How to ensure optimal outcomes following Bariatric Surgery
To ensure positive outcomes of bariatric surgery, you must take ownership in maintaining an optimal nutritional status. Nutritional deficiencies are common in the obese population, which are also common after even the most successful bariatric surgical procedures. Taking ownership means knowing what nutrients should be monitored and preventing/correcting these deficiencies.
What are specific vitamin (micronutrient) deficiencies seen in the bariatric population?
Despite the high caloric intake seen in the obese population, malnutrition is still common. Interestingly, obesity is typically a chronic pro-inflammatory status, and this increase in inflammation increases the risk of micronutrient malnutrition. The elevated blood level of an obese person's C-Reactive Protein level is a good indicator of the chronic pro-inflammatory response. With this knowledge in hand, it is clear why obese patients considering bariatric surgery must undergo extensive blood analysis of their micronutrients.
Common micronutrient deficiencies in the obese population:
Vitamin D (most common)
Vitamin B 12
Thiamine malabsorption is common following bariatric surgery, leading to thiamine deficiency. This deficiency can lead to excessive bacterial growth in the small intestines.
A riboflavin deficiency often causes skin irritations and mouth ulcerations.
After bariatric surgery, a folic acid deficiency is commonly observed, which often causes excessive weakness.
Malabsorption and poor food intake following bariatric surgery are the main reasons for Vitamin B12 deficiencies. This deficiency is often demonstrated with weakness and lightheadedness.
Vitamin C is observed frequently following bariatric surgery. Not being able to eat enough fresh fruits and vegetables post-operatively can cause this deficiency. People feel tired, weak, and irritable. Severe deficiency, called scurvy, causes bruising, gum and dental problems, dry hair and skin, and anemia.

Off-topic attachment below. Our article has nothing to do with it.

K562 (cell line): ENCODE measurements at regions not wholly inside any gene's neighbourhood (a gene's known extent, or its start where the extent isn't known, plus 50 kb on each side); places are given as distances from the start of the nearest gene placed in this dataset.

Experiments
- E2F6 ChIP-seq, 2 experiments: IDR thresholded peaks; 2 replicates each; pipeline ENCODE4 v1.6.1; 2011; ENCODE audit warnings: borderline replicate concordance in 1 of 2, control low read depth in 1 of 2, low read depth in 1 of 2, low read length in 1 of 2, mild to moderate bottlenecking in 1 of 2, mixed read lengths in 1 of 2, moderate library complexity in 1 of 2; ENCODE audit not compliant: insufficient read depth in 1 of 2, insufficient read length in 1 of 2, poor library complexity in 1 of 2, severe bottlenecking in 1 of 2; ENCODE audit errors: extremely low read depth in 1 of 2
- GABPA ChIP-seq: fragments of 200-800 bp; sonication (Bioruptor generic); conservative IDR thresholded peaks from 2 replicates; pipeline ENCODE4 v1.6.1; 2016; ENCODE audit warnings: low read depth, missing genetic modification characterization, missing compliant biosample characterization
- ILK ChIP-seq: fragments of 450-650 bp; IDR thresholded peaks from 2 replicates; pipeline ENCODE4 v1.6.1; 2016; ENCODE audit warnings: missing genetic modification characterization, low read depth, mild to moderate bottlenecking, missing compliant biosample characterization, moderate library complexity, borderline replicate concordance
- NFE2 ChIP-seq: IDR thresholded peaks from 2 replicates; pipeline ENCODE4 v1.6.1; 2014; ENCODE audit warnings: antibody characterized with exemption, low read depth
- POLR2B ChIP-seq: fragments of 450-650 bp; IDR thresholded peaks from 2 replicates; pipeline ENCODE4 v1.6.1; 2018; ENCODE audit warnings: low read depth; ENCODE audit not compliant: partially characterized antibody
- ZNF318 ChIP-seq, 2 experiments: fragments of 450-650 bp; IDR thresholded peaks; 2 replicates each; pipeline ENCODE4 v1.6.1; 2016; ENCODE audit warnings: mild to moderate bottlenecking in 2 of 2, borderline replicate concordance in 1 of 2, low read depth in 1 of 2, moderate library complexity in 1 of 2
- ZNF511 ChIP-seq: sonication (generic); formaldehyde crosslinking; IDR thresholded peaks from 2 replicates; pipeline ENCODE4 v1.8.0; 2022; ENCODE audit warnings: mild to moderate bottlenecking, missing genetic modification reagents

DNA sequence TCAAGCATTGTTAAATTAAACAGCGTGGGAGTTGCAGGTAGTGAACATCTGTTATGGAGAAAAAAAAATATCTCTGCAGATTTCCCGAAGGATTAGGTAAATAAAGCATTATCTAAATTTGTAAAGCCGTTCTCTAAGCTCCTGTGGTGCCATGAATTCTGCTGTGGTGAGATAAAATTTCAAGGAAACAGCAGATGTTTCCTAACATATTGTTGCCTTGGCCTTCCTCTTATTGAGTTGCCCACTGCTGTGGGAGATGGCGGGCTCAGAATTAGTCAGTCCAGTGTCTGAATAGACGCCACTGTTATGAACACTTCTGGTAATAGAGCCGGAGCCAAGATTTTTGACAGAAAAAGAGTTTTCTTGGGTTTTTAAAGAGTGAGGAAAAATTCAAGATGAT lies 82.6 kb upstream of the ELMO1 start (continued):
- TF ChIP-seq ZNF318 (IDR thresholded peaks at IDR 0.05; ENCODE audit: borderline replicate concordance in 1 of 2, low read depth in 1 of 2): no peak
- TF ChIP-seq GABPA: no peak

Vitamin D levels impact the strength of your bones; therefore, a deficiency of vitamin D, which is common following bariatric surgery, can put you at risk for bone fractures. It is important to note that the prevalence of vitamin D deficiency following bariatric surgery, regardless of the type, is very high and should be regularly monitored.
Bariatric surgery is life-saving and life-changing. A decision to undergo surgery is a commitment to lifestyle changes, and these healthy lifestyle changes include a commitment to close monitoring and correcting any micronutrient deficiencies. Adhering to the prescribed fluid, protein, and nutrient intake after bariatric surgery can be overwhelming, especially for the first two to three weeks post-operatively. It is undoubtedly a challenge, and there are options to assist you in assuring you are getting your adequate intake. One option is to explore the possibility of receiving your fluids and nutrients intravenously. To learn more about this possible option, click here.
Pre-operative micronutrient deficiencies in patients with severe obesity candidates for bariatric surgery
Vitamin deficiencies and prevention methods after bariatric surgery